Hope and Hubris

I had my first monitoring appointment with Dr. Salsa yesterday and he was pleased.  My right ovary is putting on quite a show. 

look_westThe left, not so much. He wasn’t too concerned, though. He told me in his delicious accent, “Your ovaries are telling me that they are young, my friend!”  They were telling me that he was jabbing just a little too hard, but hey.  Later, I asked not to be told what my E2 level was.  It is just fodder for unnecessary angst.  All I wanted to know was whether it was good and if I should continue on my current dose of Follistim.  The answer to both questions was yes, with a follow up in two days.  

So, why can’t I shake this feeling of fatalism? That no matter what we do, it won’t ever work?  I can’t stop thinking that because it is me, me of the long sordid saga of infertility treatments that nothing in the fertility realm could possibly ever work out for me, including growing good eggs.

I think it all goes back to one little word: hubris

I’ve come to realize that even now, I feel as if my first miscarriage was a punishment of sorts for my hubris in thinking that because I was pregnant, I would have a baby.  I felt entitled to have that baby.  I had given enough, wanted it badly enough, and damnit, I had finally gotten the elusive BFP so I was going to take that thing out on the road.  I started to look at baby names and thinknig about how I would take a few months off of work after the birth. I made plans. And then, wham. And with my second one, I got excited, used lots of exclamation points, and then again, wham. The result is that I am conditioning myself to not get excited about anything fertility-related because that will result in whatever gains being taken away. The minute I publish that exclamation point, it’s all over.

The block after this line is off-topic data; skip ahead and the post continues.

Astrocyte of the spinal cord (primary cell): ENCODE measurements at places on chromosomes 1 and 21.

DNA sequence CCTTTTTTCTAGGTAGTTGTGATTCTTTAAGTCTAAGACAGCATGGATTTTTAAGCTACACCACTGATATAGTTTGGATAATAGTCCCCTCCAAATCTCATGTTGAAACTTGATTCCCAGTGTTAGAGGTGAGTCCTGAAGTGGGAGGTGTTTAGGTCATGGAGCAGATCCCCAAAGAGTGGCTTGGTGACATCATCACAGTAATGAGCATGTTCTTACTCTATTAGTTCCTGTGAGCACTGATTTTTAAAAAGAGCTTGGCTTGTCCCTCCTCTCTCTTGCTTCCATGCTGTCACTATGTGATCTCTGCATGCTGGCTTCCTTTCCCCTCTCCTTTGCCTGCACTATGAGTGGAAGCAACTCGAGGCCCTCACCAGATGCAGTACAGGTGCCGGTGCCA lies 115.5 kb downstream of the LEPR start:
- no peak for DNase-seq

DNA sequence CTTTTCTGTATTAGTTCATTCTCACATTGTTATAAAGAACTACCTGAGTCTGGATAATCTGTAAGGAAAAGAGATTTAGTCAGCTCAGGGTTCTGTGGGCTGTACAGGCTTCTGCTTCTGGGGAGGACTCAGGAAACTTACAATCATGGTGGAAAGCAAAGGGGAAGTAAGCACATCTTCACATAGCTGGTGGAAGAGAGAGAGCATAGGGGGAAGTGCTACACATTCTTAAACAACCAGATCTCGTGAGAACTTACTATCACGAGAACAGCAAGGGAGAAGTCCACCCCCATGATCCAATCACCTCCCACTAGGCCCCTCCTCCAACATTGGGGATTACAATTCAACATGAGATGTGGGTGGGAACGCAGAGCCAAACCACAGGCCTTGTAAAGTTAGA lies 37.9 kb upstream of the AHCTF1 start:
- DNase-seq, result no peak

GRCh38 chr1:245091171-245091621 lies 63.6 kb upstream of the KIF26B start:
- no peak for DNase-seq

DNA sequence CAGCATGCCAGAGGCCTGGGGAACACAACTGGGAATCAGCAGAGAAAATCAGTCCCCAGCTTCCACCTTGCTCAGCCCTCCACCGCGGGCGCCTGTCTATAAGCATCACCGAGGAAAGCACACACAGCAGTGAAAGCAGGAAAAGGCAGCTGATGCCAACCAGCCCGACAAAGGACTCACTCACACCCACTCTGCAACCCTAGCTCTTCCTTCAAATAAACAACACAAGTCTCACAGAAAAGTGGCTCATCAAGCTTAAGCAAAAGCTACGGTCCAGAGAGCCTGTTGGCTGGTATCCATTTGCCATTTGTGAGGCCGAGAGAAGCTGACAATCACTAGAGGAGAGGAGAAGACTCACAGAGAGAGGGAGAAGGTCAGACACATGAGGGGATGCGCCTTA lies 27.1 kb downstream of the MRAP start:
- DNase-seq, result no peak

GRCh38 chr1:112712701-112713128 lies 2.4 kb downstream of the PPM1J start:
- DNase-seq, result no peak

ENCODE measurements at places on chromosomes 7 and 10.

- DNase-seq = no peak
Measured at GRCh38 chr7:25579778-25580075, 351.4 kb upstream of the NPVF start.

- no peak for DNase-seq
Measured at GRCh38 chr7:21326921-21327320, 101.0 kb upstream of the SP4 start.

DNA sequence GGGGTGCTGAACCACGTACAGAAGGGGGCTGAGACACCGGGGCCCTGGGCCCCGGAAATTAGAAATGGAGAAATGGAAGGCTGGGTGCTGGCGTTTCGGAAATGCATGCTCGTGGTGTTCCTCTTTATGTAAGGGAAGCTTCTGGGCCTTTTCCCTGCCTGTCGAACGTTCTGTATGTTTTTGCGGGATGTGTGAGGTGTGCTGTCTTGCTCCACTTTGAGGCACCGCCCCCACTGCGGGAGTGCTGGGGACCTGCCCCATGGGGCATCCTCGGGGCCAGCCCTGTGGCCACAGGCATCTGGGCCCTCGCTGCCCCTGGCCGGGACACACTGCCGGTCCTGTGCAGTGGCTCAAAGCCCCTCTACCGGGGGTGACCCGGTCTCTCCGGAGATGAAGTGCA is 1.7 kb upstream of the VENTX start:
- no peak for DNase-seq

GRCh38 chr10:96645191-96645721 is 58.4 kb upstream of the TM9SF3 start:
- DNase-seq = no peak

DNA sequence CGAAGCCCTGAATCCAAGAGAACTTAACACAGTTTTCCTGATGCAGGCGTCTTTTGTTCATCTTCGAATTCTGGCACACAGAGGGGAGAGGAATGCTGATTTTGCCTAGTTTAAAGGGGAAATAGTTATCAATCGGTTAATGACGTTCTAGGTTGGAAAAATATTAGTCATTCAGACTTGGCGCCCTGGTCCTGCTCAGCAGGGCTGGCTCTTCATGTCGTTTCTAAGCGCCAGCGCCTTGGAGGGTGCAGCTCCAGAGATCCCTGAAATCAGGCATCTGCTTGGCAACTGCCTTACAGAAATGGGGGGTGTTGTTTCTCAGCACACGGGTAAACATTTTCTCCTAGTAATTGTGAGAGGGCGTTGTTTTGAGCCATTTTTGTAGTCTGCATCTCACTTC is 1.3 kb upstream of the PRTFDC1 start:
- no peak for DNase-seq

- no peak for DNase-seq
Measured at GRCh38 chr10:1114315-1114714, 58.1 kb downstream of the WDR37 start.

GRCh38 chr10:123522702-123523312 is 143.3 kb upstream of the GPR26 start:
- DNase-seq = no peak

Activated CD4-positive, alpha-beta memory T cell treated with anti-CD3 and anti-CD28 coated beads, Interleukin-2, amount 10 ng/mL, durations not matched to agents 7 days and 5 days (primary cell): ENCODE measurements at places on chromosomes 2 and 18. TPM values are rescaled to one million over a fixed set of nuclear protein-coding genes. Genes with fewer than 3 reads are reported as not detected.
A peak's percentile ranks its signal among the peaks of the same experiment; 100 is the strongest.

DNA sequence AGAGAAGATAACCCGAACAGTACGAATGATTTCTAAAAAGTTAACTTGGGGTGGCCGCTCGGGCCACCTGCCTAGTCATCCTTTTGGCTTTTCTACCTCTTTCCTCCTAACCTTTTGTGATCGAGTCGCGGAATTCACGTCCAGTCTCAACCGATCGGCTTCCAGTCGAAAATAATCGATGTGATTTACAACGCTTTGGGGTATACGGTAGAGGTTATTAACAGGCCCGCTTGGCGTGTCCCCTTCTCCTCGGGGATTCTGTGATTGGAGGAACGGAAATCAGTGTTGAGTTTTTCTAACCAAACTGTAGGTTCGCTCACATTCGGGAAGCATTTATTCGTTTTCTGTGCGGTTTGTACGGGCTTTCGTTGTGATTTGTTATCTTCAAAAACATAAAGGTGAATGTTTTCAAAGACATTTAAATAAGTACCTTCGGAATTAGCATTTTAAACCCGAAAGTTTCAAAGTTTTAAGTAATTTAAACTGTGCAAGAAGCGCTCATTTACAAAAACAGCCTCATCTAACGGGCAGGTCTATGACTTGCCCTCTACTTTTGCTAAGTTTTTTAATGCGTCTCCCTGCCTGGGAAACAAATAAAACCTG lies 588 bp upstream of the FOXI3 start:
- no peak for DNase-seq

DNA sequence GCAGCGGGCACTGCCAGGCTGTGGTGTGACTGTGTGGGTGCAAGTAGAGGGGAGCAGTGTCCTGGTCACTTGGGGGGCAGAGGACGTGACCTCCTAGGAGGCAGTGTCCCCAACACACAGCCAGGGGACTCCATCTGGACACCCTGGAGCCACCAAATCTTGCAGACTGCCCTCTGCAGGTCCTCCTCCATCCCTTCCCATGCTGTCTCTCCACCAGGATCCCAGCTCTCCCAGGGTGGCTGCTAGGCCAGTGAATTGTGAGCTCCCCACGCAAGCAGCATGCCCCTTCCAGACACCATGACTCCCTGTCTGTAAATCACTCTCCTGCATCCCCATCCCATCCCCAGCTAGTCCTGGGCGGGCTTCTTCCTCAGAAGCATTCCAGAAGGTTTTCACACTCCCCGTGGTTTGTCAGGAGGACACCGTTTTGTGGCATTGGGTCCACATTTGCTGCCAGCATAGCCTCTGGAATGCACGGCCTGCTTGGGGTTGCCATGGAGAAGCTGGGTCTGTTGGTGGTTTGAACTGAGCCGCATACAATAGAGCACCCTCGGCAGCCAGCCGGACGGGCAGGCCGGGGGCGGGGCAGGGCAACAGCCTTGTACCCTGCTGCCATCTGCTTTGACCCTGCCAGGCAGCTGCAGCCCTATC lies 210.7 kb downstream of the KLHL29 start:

To me, hope has become hubris. Having any amount of hope feels like a set up for the inevitable smack down. The two have become so intertwined that I don’t know if I can separate them.

image: look_west

8 thoughts on “Hope and Hubris

  1. I’m glad things are going well… Dr. Salsa sounds like fun. Since I’ve been watching Top Chef reruns all week, I imagine his voice to be a lot like Fabrizo (one of the chef’s… watch if you haven’t).

    Wow, that was a tangent. Here’s my real comment, lol… Infertility robs the experience of being knocked up, foot-loose and fancy-free. Even if one sticks we lack that feeling of contentment… and instead of feeling “deserving” of being pregnant we risk 9 months of crawling on our hands and knees on a bed of nails just to beg that the Gods have mercy on us.

    That’s the bitter talking.

  2. I don’t think hope equated to hubris. And I don’t think hubris has an bearing upon pregnancy success. I don’t think that anything we think or feel or have done in our pasts has any bearing on any part of infertility. No one earns infertility any more than any one earns cancer. It’s random.

  3. i’m avoiding the exclaimation point too. it’s too scary to hope.

    i can, however, hope with abandon for you! sounds like your cycle is progressing nicely – i’ll keep fingers and toes crossed! 😉

  4. When terrible heartbreaking things happen, our poor minds search for any explanation, even one that punishes us for our legitimate joy at overcoming a hurdle. Sort of a “sinners in the hands of any angry God” approach to making sense of things: because you were too happy, the gods/fate/whatever rained down wrath.

    This is a natural chain of thought, but it is a misleading one. What happened to you had nothing to do with your hope. What you thought and felt have nothing to do with what happened. And what happened will not necessarily repeat itself.

    You don’t have to feel hope. Just try to shy away from despair, my dear, and do the best you can. I’m sorry you’re tied up in these painful knots.

  5. Of course we don’t jinx our outcomes by hoping. But. I know what you’re feeling and how that plays out in your thoughts. One thing that helped me was to regularly remind myself that feeling it was okay (a little self-acceptance can go a long way) and that *I knew* those feelings didn’t have the power over what happened. The good ending is totally possible!!! (You’re not using exclamation points, I am; so they are fine.)

    Onward!

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